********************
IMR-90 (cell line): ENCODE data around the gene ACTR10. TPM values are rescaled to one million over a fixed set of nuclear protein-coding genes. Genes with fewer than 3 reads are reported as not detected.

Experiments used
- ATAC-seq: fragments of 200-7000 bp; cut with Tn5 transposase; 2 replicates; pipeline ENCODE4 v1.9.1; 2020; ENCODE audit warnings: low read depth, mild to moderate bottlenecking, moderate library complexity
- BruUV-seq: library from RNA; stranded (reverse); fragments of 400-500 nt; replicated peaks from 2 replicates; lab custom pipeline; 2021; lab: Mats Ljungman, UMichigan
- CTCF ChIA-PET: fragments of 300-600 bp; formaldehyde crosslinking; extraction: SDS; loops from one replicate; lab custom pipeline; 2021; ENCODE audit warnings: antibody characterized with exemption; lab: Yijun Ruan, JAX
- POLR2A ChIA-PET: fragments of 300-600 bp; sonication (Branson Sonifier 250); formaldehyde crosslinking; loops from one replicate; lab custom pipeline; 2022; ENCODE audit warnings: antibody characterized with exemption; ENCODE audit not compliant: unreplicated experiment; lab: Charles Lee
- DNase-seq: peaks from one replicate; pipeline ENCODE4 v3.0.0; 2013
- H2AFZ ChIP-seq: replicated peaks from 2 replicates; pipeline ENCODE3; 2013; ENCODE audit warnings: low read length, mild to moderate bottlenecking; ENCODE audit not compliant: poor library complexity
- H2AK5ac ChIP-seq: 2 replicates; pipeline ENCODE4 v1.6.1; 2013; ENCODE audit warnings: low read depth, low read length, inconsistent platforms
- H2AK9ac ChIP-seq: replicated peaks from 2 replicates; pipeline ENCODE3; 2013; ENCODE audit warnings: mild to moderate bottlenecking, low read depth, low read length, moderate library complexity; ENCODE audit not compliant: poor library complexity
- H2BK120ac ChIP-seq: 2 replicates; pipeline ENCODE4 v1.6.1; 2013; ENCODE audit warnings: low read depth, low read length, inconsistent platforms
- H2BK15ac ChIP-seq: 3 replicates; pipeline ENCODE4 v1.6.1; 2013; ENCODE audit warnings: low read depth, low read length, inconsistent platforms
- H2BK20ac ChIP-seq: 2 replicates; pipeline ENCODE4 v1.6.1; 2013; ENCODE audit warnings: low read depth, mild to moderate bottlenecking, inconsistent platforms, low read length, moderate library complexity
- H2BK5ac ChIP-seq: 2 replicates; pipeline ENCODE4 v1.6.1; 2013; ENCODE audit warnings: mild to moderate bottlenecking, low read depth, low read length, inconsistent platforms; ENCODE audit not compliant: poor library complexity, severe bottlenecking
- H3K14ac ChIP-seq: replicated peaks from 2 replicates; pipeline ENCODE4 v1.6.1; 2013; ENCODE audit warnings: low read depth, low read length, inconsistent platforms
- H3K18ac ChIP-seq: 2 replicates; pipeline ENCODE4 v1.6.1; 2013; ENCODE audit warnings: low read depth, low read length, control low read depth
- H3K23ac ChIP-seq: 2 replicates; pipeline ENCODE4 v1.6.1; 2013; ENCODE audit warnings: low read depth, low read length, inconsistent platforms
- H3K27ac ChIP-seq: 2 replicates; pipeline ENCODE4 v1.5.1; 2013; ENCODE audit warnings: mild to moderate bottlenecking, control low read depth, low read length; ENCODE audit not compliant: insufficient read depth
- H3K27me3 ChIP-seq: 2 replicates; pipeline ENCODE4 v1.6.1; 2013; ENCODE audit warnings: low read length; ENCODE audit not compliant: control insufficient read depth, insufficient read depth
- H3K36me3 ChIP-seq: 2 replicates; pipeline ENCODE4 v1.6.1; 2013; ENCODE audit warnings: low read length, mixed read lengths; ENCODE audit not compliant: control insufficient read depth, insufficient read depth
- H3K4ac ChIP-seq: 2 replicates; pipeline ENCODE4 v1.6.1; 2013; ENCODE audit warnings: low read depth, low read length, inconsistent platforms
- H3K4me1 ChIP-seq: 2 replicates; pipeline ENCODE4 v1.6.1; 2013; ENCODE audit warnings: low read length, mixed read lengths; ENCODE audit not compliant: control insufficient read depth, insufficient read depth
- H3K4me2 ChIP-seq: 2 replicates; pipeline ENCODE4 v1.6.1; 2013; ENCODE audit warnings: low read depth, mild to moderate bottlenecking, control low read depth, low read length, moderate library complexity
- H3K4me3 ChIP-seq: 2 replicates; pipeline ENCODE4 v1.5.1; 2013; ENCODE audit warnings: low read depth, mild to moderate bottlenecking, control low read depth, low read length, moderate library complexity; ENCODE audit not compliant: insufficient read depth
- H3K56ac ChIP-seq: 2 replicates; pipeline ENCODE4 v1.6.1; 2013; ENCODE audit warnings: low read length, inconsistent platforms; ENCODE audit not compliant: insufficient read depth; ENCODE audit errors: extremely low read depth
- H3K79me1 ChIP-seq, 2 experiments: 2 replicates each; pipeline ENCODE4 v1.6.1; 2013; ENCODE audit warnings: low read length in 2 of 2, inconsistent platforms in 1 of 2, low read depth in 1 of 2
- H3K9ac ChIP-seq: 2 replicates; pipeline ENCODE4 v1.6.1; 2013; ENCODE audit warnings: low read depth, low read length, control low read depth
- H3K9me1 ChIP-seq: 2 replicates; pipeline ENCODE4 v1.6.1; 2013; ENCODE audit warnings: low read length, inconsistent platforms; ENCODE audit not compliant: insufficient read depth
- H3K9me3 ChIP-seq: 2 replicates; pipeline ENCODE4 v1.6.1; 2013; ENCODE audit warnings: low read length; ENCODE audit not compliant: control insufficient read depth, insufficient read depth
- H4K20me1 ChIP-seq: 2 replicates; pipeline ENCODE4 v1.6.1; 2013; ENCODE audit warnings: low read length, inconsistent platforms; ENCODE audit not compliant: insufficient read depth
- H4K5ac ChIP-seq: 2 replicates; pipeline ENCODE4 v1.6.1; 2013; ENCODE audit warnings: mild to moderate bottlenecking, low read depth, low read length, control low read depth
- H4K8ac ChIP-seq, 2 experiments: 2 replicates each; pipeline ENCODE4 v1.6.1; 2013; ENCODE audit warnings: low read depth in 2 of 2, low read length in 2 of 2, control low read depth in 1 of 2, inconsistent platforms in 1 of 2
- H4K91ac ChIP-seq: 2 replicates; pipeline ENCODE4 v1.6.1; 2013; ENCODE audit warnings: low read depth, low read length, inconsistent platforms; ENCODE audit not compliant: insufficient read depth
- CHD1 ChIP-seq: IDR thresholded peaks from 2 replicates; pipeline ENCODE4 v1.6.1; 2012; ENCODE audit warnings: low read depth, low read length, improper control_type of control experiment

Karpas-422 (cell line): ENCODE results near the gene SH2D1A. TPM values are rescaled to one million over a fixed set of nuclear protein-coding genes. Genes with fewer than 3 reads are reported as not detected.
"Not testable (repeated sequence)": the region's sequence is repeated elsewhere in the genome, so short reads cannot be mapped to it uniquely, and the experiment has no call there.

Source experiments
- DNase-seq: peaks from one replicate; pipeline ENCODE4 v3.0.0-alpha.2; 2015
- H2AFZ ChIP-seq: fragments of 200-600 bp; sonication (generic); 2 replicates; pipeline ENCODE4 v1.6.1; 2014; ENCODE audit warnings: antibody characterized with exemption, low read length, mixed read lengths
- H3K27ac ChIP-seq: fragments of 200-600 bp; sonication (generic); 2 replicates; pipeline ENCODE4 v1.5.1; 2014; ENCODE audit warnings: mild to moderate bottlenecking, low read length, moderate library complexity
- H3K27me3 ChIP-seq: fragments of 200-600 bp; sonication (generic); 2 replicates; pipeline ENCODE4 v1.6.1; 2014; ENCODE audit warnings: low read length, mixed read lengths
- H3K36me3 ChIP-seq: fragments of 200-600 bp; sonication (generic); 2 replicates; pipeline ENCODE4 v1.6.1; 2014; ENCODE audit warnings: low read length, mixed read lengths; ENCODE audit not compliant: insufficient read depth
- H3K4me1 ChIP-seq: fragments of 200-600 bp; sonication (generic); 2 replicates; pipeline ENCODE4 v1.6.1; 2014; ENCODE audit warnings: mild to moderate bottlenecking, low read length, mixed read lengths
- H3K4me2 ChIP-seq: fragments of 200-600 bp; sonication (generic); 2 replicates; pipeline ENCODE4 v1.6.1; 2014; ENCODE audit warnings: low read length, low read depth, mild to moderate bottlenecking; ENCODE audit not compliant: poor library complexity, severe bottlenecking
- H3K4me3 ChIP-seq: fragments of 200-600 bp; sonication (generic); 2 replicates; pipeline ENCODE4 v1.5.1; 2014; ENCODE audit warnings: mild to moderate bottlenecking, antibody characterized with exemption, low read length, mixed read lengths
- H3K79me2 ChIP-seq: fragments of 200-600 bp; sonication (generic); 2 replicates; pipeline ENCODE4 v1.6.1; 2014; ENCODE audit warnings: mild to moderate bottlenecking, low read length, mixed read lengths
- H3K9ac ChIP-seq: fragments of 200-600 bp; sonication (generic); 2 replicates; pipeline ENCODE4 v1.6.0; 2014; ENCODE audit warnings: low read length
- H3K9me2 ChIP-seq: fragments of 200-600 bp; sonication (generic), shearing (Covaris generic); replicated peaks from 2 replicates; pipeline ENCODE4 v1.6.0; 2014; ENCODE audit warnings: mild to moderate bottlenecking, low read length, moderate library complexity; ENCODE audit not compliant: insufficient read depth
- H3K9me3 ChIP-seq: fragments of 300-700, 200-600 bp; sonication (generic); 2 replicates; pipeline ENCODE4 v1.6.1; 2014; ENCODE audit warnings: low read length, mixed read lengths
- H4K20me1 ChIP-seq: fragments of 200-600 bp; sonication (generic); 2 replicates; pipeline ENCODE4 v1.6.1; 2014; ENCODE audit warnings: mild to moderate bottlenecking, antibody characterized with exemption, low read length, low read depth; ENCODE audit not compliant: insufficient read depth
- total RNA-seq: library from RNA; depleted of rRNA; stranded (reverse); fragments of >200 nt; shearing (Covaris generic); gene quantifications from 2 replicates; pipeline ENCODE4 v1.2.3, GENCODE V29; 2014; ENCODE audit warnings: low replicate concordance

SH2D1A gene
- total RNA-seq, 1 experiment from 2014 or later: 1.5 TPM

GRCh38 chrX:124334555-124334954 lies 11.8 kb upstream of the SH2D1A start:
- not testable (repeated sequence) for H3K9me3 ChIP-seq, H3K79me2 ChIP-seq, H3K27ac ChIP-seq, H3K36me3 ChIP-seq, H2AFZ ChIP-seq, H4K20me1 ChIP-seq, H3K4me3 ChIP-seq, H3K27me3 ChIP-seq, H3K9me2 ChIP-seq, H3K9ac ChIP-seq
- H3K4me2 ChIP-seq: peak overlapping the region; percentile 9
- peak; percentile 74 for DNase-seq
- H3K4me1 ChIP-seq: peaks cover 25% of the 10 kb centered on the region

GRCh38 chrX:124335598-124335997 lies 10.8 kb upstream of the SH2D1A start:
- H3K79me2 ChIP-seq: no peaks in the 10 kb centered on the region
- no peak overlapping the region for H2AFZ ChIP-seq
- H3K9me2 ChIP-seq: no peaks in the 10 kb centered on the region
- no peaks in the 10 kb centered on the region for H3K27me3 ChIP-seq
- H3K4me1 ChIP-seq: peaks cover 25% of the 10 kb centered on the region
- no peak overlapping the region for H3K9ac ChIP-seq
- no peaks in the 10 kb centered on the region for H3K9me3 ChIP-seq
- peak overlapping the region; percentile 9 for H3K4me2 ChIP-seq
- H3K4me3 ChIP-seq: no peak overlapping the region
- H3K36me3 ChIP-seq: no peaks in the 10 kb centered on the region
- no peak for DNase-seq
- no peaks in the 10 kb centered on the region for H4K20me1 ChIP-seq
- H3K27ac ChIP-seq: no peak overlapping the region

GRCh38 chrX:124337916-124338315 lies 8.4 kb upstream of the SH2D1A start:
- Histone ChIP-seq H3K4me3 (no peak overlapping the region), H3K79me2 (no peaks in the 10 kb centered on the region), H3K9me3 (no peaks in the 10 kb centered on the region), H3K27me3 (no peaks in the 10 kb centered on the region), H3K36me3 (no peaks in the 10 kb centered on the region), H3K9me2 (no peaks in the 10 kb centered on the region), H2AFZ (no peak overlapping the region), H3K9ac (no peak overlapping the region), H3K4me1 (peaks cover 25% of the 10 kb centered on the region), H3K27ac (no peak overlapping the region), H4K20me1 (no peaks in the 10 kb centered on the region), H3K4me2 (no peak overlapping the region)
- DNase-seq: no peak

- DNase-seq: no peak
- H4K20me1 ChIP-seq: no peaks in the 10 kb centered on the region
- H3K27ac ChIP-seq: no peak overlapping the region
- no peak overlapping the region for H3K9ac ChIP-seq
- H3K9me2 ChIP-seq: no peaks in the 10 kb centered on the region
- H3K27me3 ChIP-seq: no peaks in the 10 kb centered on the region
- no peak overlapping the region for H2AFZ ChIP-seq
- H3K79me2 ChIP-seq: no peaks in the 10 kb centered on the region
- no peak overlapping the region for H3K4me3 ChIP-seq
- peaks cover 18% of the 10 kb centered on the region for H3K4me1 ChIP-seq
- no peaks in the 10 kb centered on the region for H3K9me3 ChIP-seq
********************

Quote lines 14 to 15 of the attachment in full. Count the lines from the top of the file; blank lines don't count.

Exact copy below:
- H2BK5ac ChIP-seq: 2 replicates; pipeline ENCODE4 v1.6.1; 2013; ENCODE audit warnings: mild to moderate bottlenecking, low read depth, low read length, inconsistent platforms; ENCODE audit not compliant: poor library complexity, severe bottlenecking
- H3K14ac ChIP-seq: replicated peaks from 2 replicates; pipeline ENCODE4 v1.6.1; 2013; ENCODE audit warnings: low read depth, low read length, inconsistent platforms